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Misleading documentation for \applyOutput?

From: David Kastrup
Subject: Misleading documentation for \applyOutput?
Date: Tue, 30 Aug 2011 17:21:13 +0200
User-agent: Gnus/5.13 (Gnus v5.13) Emacs/24.0.50 (gnu/linux)


the documentation for applyOutput states

`applyContext' - PROC (procedure)
     Modify context properties with Scheme procedure PROC.

After digging back and forth through documentation and scratching my
head, I have come to the conclusion that \applyContext is the
_canonical_ way to actually execute arbitrary Scheme code while
_processing_ a music list.  Music functions, on contrast, behave more
like macros: they are executed while _parsing_ music lists, not while
processing them.

If you take a look at lilypond-extending, it states:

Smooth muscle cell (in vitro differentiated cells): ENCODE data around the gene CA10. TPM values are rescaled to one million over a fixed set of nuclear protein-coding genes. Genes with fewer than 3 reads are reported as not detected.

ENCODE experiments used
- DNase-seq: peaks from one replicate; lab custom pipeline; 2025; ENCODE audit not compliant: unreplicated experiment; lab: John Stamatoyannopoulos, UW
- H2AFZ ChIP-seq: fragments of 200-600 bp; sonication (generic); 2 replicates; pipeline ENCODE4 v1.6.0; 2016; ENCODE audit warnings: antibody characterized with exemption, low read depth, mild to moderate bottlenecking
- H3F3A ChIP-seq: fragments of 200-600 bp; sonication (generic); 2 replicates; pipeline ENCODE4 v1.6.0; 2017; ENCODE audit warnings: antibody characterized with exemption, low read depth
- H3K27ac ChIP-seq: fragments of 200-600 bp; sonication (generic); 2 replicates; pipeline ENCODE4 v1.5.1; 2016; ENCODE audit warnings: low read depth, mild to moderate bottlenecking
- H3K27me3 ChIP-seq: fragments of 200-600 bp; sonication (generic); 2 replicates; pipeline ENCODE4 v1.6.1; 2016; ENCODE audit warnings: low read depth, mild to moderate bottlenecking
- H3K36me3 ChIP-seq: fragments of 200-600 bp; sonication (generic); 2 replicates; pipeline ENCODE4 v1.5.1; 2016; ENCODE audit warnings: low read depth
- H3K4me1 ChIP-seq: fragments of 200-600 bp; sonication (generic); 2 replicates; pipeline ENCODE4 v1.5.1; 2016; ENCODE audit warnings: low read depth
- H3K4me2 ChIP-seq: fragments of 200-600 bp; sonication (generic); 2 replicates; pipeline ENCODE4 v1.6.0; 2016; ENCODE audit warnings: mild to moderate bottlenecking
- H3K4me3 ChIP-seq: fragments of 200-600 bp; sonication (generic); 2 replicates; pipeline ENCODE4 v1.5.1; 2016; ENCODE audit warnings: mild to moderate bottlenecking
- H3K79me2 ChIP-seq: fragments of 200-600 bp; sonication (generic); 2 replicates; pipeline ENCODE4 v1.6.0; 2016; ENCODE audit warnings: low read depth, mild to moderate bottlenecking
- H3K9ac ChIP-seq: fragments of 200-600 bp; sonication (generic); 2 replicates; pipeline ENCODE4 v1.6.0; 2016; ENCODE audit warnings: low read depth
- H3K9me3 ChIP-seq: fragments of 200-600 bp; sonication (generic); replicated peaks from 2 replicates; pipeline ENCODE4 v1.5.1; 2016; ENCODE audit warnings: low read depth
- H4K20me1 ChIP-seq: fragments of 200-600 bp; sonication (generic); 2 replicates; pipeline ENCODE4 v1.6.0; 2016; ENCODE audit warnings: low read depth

2.3.1 Context evaluation

    Contexts can be modified during interpretation with Scheme code.  The
    syntax for this is
    \applyContext FUNCTION

       `FUNCTION' should be a Scheme function that takes a single argument:
    the context in which the `\applyContext' command is being called.  The
    following code will print the current bar number on the standard output
    during the compile:

      #(lambda (x)
        (format #t "\nWe were called in barnumber ~a.\n"
         (ly:context-property x 'currentBarNumber)))

Again the documentation talks about "modified during interpretation".
But the example goes on to show code being executed for _displaying_

What's the deal here?  Why this completely misleading characterization,
documentation and description?  What's with the name of the command?
With the documentation that makes it hard to remember and understand the
difference to \applyOutput, something utterly different?

David Kastrup

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